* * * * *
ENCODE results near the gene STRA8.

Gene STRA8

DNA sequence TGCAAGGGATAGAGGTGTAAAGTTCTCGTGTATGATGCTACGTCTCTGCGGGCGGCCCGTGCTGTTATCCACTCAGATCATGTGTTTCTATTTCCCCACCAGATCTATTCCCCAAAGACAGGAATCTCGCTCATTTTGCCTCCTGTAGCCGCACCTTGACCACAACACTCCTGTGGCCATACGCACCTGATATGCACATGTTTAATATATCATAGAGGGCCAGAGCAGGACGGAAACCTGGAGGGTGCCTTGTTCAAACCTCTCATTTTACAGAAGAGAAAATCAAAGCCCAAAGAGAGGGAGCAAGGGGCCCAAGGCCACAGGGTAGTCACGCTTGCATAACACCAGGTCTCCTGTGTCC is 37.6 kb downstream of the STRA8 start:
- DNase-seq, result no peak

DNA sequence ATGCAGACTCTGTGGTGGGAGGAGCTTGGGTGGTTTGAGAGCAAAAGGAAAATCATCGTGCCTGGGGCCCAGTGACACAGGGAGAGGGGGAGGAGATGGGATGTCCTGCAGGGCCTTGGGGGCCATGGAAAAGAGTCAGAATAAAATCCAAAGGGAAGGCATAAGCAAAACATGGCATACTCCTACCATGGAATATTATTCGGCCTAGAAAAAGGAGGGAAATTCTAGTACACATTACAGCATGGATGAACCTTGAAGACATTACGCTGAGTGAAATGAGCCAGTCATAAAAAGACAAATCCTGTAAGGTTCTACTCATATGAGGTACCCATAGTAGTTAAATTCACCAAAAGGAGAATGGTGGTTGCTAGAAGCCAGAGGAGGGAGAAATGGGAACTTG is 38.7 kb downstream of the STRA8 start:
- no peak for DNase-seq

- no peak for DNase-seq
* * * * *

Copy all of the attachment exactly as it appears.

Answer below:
ENCODE results near the gene STRA8.

Gene STRA8

DNA sequence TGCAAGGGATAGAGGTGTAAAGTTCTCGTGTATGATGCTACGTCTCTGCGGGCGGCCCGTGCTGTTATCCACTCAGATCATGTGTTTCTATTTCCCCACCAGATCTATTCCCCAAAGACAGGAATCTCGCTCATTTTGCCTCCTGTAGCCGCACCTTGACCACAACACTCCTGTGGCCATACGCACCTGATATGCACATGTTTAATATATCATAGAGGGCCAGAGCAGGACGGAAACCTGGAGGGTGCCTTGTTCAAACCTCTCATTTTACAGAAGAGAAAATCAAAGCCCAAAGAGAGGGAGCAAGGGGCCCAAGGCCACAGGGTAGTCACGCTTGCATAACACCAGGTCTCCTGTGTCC is 37.6 kb downstream of the STRA8 start:
- DNase-seq, result no peak

DNA sequence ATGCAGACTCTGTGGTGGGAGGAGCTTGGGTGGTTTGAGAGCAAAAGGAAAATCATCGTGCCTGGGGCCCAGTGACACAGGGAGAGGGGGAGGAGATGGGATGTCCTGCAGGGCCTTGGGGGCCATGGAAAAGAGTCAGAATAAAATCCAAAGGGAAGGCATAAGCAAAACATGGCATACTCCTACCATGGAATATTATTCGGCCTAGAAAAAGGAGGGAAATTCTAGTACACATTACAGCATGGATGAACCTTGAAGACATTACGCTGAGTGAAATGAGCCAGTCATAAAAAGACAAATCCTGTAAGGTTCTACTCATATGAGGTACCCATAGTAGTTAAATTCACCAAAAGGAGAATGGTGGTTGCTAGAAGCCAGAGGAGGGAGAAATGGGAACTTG is 38.7 kb downstream of the STRA8 start:
- no peak for DNase-seq

- no peak for DNase-seq